Brutal subordination and violence became the rule of the day for Christians in the Holy Land. In 772, the caliph al-Mansur ordered Christians and Jews in Jerusalem to be stamped on their hands with a distinctive symbol. Conversions to Christianity were dealt with particularly harshly. In 789, Muslims beheaded a monk who had converted from Islam and plundered the Bethlehem monastery of St. Theodosius, killing many more monks. Other monasteries in the region suffered the same fate. Early in the ninth century the persecutions grew so severe that large numbers of Christians fled for Constantinople and other Christian cities. Fresh persecutions in 923 saw more churches destroyed, and in 937, Muslims went on a rampage in Jerusalem on Palm Sunday, plundering and destroying the Church of Calvary and the Church of the Resurrection.[2]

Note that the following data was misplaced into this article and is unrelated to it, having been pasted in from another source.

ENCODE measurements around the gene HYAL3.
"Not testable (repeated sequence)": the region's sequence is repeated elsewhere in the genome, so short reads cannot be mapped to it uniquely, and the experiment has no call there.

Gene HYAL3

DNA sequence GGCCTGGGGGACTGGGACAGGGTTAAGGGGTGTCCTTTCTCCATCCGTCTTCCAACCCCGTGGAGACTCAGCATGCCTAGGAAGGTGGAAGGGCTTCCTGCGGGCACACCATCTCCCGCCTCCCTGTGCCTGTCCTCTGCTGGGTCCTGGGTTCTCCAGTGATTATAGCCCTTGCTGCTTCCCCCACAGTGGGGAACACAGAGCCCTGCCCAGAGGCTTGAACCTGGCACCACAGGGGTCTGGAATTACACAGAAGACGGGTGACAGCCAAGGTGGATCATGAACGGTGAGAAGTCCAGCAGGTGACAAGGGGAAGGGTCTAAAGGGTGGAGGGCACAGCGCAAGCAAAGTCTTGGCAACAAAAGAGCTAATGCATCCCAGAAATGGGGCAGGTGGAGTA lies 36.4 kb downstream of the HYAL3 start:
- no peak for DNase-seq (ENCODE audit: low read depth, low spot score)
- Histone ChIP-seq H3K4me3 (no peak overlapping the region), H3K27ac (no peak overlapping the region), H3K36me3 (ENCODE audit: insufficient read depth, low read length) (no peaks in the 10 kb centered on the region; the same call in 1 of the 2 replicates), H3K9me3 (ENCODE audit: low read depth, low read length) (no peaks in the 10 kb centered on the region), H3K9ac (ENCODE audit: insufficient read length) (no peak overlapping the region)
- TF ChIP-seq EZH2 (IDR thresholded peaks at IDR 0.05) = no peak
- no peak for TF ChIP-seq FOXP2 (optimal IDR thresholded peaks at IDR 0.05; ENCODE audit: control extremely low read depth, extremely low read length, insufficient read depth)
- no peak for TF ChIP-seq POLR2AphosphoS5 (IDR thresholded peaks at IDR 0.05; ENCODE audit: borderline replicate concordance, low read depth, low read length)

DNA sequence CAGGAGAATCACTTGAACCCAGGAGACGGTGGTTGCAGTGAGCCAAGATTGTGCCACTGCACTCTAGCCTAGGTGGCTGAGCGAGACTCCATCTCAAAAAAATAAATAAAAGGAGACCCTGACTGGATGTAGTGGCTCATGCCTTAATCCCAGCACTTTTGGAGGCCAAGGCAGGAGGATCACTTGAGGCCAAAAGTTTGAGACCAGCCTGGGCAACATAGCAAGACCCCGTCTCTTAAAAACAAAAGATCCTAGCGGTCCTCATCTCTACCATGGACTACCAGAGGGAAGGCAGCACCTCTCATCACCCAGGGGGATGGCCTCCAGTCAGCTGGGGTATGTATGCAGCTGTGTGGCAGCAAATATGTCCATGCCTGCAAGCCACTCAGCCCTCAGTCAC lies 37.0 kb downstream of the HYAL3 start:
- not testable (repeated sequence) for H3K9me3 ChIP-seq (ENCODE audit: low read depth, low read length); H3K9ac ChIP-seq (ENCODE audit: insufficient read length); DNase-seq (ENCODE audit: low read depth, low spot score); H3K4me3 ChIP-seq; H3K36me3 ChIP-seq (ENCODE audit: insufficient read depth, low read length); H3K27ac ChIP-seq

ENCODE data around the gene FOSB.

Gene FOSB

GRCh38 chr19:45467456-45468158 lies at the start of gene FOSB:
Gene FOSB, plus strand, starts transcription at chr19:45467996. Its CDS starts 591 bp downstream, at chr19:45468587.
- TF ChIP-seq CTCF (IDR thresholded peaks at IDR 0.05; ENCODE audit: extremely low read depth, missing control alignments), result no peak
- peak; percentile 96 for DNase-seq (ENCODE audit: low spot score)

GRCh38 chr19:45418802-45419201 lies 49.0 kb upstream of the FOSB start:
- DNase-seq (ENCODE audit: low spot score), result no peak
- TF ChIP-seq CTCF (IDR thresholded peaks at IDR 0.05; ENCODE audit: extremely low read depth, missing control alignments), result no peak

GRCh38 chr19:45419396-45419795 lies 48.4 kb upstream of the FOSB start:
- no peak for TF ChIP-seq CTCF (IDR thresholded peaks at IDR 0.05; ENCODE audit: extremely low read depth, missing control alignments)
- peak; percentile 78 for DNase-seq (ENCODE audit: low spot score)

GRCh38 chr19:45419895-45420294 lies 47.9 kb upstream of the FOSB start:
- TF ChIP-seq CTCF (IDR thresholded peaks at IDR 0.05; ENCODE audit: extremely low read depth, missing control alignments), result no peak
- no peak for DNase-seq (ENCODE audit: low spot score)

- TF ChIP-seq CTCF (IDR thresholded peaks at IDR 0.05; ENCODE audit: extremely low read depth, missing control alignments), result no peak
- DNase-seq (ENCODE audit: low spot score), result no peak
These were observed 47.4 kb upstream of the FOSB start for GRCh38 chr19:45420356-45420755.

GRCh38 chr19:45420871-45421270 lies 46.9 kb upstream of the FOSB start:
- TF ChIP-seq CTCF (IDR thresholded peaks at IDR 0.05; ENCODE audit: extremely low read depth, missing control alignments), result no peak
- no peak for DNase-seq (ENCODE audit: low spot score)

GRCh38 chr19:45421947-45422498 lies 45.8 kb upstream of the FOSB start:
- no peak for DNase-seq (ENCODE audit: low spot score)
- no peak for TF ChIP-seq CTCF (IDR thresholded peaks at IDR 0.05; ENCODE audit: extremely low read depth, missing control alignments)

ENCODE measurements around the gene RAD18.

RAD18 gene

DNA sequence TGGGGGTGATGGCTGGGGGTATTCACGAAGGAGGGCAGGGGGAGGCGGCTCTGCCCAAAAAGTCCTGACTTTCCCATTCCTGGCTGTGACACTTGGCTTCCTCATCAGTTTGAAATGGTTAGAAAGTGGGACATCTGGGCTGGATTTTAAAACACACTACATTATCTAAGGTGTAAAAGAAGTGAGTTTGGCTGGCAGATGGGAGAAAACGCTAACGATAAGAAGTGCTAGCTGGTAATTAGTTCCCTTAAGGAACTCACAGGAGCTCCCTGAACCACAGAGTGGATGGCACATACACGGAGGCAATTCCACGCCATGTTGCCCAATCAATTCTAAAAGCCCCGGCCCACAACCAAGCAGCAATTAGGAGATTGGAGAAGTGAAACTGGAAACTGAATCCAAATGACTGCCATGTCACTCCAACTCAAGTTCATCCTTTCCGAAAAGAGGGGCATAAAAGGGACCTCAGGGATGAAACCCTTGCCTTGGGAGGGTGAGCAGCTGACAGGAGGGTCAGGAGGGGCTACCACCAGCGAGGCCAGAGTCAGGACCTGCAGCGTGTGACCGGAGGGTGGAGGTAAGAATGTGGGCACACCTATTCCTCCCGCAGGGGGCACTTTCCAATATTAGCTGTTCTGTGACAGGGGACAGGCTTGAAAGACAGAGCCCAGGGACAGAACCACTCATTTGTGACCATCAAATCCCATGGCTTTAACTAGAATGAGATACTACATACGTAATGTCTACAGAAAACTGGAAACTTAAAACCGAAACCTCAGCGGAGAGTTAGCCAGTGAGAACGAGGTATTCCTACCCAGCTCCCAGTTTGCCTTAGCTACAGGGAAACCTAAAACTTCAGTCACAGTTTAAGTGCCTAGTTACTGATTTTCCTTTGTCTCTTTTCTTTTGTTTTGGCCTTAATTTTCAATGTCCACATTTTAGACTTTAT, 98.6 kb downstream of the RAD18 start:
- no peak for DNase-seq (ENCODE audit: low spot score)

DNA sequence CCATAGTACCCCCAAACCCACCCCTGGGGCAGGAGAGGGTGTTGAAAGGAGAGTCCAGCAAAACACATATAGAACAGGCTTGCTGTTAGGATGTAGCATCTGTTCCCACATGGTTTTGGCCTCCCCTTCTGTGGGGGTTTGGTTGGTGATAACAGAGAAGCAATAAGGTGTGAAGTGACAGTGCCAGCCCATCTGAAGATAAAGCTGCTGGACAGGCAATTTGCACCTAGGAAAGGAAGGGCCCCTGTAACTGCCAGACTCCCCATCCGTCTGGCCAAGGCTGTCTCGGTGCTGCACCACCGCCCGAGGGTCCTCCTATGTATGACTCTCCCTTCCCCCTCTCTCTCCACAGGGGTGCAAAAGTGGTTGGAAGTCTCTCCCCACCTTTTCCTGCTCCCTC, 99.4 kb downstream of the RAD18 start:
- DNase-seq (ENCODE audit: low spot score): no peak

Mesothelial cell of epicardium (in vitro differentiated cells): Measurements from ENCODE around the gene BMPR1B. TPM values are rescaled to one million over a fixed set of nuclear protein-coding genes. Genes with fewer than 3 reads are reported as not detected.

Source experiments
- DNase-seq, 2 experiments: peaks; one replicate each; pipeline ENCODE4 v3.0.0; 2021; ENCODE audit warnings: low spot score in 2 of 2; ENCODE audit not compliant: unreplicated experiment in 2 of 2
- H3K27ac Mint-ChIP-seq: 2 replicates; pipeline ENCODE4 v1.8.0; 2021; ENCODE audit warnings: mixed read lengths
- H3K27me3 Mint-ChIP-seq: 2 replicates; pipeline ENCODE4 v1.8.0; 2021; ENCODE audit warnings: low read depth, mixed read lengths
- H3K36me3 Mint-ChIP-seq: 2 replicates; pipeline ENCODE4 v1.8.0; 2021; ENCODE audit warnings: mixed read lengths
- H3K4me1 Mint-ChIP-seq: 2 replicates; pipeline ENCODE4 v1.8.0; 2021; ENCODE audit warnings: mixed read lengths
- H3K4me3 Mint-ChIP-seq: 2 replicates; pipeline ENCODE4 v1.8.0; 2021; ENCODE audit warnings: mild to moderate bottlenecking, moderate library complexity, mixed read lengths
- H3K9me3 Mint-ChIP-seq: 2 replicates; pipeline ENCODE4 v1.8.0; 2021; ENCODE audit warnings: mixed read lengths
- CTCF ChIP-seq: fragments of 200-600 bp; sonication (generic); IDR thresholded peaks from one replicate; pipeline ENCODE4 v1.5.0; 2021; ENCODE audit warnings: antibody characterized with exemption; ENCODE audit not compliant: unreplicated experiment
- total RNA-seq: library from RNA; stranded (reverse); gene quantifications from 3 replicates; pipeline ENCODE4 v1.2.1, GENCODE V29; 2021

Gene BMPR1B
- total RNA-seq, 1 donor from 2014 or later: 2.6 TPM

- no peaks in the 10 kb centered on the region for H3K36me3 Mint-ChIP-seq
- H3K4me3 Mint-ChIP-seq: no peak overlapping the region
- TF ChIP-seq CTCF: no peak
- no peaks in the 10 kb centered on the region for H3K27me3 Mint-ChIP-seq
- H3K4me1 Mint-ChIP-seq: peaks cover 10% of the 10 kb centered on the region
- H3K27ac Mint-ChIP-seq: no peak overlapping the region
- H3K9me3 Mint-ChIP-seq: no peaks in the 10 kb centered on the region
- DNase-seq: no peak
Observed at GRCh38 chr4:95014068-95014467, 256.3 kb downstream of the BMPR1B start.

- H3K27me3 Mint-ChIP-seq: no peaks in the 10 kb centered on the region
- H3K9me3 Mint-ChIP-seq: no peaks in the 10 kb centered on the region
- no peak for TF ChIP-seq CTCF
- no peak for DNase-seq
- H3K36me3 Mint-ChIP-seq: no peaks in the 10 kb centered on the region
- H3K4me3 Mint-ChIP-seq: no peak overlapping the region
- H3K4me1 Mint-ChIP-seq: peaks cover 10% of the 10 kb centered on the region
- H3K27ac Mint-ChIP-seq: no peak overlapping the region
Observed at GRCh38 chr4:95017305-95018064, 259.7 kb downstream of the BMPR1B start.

After a period of Byzantine resurgence, in 1004, the sixth Fatimid Caliph, Abu ‘Ali al-Mansur al-Hakim (985-1021) turned violently against the faith of his Christian mother and uncles (two of whom were Patriarchs) and ordered the destruction of churches, the burning of crosses, and the seizure of church property. He moved against the Jews with similar ferocity. Over the next ten years thirty thousand churches were destroyed, and untold numbers of Christians converted to Islam simply to save their lives. In 1009, al-Hakim gave his most spectacular anti-Christian order: he commanded that the Church of the Holy Sepulcher in Jerusalem be destroyed, along with several other churches (including the Church of the Resurrection). The Church of the Holy Sepulcher, rebuilt by the Byzantines in the seventh century after the Persians burned an earlier version, marks the traditional site of Christ’s burial. Bizarrely, the church had served as the model for the Al-Aqsa Mosque. The Caliph al-Hakim commanded that the tomb inside be cut down to the bedrock. He ordered Christians to wear heavy crosses around their necks (and Jews heavy blocks of wood in the shape of a calf). He piled on other humiliating decrees, culminating in the order that they accept Islam or leave his dominions.[3]